Nervo (Liv): well I think online has totally changed…
Mim: Revolutionized the music industry…
Liv: Yeah, changed the music industry, and as a DJ, I think it’s fantastic, where we used to have to beg and steal, and forage for the good records, the good records you couldn’t find, and now pretty much if you’ve gone Google for long enough, you can pretty much find a record, that’s been posted ‘once,’ out there, so it’s great for our DJ’ing, because music is so accessible. . I think it’s great for creatives as well, because well look – we did enter the industry as it was beginning to change- but what our ole’ buddies tell us, is it used to be a little more political on who you knew and all that jazz, whereas now, the music can do a little bit more talking, you know, the music can speak for itself, so I think we’re in a good place where- you know, if you are a musician and they put you through a ride or whatever, you should put your music out there, and get instant interaction with the public.
Mim: Yeah there’s enough bloggers to kind of push you out there I think, which is great. We’ve certainly felt a lot of love and support from the bloggers even before we’ve released any records.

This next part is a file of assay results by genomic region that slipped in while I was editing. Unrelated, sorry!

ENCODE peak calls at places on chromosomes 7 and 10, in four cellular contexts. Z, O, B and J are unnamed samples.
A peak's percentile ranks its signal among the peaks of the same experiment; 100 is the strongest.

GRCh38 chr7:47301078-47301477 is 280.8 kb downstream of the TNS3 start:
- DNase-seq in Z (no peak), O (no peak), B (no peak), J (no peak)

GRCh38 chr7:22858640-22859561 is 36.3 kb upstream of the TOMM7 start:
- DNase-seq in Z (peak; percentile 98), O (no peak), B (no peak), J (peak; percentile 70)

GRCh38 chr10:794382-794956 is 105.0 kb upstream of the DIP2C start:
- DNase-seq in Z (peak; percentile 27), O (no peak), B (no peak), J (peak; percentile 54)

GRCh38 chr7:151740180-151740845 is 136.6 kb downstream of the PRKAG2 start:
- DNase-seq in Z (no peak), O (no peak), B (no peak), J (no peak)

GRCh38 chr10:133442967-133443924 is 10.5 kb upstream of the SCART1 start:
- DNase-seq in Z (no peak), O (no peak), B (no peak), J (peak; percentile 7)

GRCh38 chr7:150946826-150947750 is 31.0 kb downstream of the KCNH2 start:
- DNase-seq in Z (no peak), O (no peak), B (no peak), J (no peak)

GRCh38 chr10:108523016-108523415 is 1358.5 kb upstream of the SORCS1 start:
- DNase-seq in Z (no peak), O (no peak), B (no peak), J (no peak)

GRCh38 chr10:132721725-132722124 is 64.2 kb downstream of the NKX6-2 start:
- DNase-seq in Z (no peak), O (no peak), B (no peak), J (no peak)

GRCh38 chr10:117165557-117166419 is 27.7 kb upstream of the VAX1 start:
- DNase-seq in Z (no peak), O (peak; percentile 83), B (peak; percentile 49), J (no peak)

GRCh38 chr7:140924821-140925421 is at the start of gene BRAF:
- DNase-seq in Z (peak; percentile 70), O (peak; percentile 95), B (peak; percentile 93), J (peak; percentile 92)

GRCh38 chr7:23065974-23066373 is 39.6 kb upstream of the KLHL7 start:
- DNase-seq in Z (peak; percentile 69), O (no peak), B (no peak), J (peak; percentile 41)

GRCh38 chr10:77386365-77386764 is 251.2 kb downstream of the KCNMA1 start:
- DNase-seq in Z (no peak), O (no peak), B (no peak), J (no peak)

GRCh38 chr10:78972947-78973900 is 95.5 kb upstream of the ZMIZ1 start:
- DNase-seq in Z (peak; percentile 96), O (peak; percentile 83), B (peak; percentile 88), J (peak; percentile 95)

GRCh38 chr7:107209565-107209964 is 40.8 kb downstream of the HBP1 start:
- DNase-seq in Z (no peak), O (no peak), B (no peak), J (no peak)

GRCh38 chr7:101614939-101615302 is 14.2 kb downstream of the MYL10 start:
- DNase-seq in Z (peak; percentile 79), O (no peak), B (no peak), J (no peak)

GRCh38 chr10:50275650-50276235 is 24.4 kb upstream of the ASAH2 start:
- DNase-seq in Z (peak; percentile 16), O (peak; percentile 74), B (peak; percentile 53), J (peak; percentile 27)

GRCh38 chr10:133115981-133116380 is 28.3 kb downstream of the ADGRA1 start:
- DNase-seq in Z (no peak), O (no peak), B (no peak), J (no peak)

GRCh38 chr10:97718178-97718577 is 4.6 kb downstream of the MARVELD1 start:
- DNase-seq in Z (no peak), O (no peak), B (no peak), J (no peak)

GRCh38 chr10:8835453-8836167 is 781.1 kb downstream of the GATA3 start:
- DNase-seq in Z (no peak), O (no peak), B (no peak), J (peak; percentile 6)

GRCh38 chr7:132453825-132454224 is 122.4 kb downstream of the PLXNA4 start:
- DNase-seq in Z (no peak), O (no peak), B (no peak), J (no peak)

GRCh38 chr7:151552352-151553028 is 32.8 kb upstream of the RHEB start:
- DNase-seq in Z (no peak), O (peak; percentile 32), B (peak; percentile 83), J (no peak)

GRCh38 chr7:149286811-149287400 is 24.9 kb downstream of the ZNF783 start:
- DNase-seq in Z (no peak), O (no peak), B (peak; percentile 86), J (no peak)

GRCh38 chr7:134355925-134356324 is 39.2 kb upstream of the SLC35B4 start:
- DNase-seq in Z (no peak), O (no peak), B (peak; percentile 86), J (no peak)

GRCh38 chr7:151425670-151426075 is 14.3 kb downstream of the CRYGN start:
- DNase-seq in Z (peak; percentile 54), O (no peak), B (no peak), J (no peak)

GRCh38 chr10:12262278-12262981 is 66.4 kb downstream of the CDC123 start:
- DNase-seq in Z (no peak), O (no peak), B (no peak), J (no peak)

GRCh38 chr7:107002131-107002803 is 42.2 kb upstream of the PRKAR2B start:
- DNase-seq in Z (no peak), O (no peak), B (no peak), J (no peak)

Hollywood Sentinel: Cool.
Mim: Yeah, I think the whole reason why we got a record deal, was because of the behind the scene bloggers. They’re the ones that brought the attention to the labels, and I think these days labels, I think they rely on things like that…
Liv: For market research.
Hollywood Sentinel: Exactly, yeah, I totally agree.
Liv: We’ve had many amazing experiences, living in this modern day world with the internet, people that want to work with us now they can contact us directly and they can send us their material and we can pretty much listen to it or look at it straight away rather than going through (another way).
Hollywood Sentinel: Right. That leads me to my next question now, with Nervo Records, what is happening with that, when did you decide to start your own label and bring that under the umbrella of Astrelwerks and Virgin?
To read the rest of this interview, please visit The Hollywood Sentinel-free at the link below.
This content is (c) 2012, The Hollywood Sentinel, all rights reserved. No part of this materials to be published in whole or in part without express written permission from The Hollywood Sentinel.